Let’s dispense with the topic of whether the Redskins’ showing against the New York Giants and New England Patriots last season means anything.
Instead, let’s figure out how the 5-11 Redskins managed to beat the Giants twice and nearly beat the Patriots.
As football fans well know, the Giants and Patriots face off in Super Bowl XLVI this Sunday at Lucas Oil Stadium in Indianapolis.
The Redskins defeated the Giants twice last season, 28-14 in Week 1 at FedExField and 23-10 in Week 15 at MetLife Stadium.
In Week 14, they nearly upset the Patriots at FedExField but ultimately lost 34-27.
How did they do it? And can the Giants and Patriots glean anything from those games to help them win?
Two stats stand out.
In all three games, the Redskins dominated the time of possession and were steady on third- and fourth-down conversions.
In Week 1 against the Giants, the Redskins controlled the clock for 32:36 and were 5-of-15 on third downs and 1-for-1 on fourth downs.
In Week 14 vs. New England, the Redskins' offense had started clicking again after a midseason slumber. They had a whopping 36:09-to-23:51 time of possession advantage and were 7-of-14 on third downs against the Patriots.
A week later against the Giants, the Redskins again controlled the clock for 35:00 and were 8-of-15 on third downs and 1-for-2 on fourth downs.
By converting third downs and time again, the Redskins were able to keep Eli Manning and Tom Brady and their explosive offenses off the field.
The first Giants game was nip and tuck, with
Then the Redskins launched a fourth quarter drive that was aided by safety Antrel Rolle’s unnecessary roughness penalty on 3rd-and-9.
The key play in the Patriots game came early when defensive end Andre Carter blitzed by undrafted rookie
In the third quarter, the Redskins tied the game at 27-27 after Grossman found wide receiver
The Patriots held a 34-27 lead late in the fourth quarter.
Grossman led the offense on an impressive drive, converting two more third downs including a 13-yard pass to
The offense stalled at the 5-yard line when Moss made two costly gaffes. First he was flagged for offensive pass interference, nullifying a touchdown and pushing the offense back.
One play later, third down went against Moss and the Redskins. On 3rd-and-goal at the 9, Grossman’s pass bounced off Moss’s hands into the arms of linebacker Jerod Mayo for a game-clinching interception.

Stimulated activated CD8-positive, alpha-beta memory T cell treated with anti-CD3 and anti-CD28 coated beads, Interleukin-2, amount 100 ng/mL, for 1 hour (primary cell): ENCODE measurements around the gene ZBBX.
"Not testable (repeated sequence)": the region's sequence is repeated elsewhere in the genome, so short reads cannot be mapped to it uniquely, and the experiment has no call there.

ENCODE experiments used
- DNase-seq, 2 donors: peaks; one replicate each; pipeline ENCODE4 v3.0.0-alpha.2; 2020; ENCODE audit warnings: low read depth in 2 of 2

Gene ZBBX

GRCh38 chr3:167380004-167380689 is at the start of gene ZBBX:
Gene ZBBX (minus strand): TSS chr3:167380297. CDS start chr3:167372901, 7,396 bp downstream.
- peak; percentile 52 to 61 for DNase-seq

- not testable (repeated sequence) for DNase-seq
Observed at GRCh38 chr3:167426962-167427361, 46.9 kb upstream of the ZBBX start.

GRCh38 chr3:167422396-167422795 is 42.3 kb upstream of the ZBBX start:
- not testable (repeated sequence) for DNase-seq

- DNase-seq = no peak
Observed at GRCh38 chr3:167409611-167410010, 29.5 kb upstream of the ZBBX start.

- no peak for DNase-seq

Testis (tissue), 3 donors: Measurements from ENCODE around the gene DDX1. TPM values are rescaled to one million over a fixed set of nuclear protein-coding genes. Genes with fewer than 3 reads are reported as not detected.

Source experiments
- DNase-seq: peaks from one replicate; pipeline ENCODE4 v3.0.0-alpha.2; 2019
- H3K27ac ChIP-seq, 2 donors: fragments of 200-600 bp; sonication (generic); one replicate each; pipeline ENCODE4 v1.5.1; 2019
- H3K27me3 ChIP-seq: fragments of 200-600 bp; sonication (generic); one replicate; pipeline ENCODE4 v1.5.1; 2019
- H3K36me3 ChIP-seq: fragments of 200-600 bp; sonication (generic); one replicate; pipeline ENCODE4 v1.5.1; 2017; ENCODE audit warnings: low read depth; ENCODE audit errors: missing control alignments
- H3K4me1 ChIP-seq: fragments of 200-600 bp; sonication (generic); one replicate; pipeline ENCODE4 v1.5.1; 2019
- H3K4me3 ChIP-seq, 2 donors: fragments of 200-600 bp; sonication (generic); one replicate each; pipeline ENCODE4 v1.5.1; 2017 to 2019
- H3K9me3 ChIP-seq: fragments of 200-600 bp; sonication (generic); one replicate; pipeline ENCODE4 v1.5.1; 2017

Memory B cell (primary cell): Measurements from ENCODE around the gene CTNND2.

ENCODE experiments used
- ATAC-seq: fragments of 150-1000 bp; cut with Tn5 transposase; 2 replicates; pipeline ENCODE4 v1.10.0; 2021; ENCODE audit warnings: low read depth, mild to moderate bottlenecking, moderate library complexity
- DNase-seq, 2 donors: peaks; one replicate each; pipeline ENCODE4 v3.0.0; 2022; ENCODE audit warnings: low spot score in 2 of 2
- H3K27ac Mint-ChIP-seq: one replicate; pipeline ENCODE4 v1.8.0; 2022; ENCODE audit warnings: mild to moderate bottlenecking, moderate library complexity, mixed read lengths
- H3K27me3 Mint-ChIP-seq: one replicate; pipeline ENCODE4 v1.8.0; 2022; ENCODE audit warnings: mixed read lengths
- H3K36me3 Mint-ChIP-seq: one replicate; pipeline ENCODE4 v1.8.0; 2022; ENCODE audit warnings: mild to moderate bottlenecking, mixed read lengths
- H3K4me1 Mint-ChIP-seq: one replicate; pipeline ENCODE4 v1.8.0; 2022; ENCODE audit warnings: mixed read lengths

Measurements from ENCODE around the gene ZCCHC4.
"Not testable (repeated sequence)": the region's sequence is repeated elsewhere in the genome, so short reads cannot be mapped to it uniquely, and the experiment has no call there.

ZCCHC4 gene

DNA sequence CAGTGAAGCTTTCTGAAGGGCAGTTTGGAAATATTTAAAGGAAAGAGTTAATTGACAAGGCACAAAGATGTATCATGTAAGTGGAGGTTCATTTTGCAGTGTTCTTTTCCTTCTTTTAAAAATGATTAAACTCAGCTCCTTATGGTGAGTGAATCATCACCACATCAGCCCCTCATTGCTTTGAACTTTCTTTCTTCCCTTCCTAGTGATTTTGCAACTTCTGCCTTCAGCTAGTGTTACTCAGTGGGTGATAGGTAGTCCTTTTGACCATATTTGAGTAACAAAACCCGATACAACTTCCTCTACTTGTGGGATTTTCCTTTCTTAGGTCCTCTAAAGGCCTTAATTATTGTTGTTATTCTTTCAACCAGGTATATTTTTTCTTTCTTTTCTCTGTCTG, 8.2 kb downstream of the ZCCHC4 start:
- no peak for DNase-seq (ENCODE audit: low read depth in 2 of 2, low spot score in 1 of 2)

The Redskins were at their best on third downs in the second Giants game.
They jumped out to a 17-3 halftime lead thanks to drives that were aided by key third-down conversions.
Grossman’s 19-yard pass across the middle to Stallworth on 3rd-and-12 set up
Early in the second quarter, Grossman tossed a 20-yard touchdown pass to Moss on a 3rd-and-8 out pattern to the end zone.
In predicting Super Bowl XLVI, why not evaluate the two teams based on how they measured up against the Redskins?
On third downs, in particular.
The Patriots’ offense was markedly better than the Giants in converting third downs last season. They converted 46 percent to rank fifth in the league while the Giants converted 37 percent to rank 14th, one spot ahead of the Redskins.
The Giants’ defense was markedly better than the Patriots in defending third downs last season. The Giants yielded 38 percent of third downs to ranked 17th, one spot behind the Redskins, while the Patriots yielded 43 percent to rank 28th.
The Giants have been even better in the postseason, allowing just 28 percent of third downs.
Their defensive line, with the likes of Osi Umenyiora, Justin Tuck and Jason Pierre-Paul, has played a big part in that.
The Patriots and Giants are evenly matched teams. Clearly Tom Brady and Manning are evenly matched quarterbacks.
Says here the winner of Super Bowl XLVI will convert more third downs and sustain long drives, keeping the other elite quarterback off the field.
If it’s true that defenses win championships, then the edge has to go to the Giants. Their defense, particularly on third downs, is the difference.
Go with the Giants, 28-25, in a thriller.